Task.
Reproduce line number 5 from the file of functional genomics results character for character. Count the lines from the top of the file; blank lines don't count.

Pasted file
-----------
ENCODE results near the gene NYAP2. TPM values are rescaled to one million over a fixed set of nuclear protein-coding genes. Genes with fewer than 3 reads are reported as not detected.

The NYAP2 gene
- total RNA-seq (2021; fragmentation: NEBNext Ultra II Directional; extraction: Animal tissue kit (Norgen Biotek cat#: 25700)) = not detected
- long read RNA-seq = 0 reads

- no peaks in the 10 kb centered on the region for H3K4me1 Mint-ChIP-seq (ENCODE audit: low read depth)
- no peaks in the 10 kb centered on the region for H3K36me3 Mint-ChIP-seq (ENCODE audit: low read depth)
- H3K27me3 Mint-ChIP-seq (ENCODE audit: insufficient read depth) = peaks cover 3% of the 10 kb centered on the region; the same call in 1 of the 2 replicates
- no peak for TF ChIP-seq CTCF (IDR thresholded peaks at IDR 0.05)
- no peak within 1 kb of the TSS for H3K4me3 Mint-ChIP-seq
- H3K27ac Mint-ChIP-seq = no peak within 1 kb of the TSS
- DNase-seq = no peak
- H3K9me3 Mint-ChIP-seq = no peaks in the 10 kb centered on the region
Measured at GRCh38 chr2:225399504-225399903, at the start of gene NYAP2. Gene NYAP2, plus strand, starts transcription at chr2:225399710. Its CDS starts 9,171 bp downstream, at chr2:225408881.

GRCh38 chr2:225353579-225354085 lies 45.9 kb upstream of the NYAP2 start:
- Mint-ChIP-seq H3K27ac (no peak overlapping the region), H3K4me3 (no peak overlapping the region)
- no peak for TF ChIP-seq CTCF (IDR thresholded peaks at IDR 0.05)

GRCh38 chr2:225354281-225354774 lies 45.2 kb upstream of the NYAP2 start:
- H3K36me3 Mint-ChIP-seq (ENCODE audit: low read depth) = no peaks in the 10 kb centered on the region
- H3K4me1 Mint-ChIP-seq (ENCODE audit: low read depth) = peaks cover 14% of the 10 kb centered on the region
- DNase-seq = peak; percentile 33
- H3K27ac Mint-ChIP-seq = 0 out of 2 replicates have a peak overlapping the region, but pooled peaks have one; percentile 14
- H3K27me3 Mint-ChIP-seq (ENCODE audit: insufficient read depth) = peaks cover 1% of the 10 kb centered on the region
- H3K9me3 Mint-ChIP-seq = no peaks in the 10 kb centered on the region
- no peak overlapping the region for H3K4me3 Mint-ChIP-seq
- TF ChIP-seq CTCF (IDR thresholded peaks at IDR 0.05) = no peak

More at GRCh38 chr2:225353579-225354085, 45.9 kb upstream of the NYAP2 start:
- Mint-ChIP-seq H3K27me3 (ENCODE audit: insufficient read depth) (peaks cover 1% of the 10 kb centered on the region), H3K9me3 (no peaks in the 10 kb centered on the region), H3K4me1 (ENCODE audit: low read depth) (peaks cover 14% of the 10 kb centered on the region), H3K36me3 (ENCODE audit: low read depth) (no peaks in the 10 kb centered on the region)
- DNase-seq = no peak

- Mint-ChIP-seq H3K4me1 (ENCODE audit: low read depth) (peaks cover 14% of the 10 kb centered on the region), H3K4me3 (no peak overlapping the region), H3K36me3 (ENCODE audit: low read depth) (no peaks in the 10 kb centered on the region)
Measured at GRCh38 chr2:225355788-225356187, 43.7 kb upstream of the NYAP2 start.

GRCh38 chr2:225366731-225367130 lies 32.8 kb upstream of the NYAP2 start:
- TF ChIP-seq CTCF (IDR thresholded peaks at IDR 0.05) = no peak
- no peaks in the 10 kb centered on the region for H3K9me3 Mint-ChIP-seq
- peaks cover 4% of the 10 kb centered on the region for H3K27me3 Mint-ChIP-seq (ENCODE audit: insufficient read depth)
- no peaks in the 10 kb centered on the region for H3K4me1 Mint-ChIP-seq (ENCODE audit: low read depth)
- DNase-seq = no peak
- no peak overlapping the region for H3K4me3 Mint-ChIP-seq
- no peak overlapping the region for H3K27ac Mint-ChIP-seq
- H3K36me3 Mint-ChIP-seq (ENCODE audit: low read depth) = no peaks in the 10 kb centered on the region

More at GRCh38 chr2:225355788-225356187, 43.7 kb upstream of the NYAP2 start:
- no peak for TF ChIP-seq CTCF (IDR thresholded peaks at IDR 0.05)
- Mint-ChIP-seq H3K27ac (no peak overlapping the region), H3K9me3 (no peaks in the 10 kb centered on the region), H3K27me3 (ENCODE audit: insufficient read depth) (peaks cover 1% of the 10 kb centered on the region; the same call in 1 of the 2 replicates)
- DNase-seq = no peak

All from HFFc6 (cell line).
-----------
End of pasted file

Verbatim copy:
- no peaks in the 10 kb centered on the region for H3K4me1 Mint-ChIP-seq (ENCODE audit: low read depth)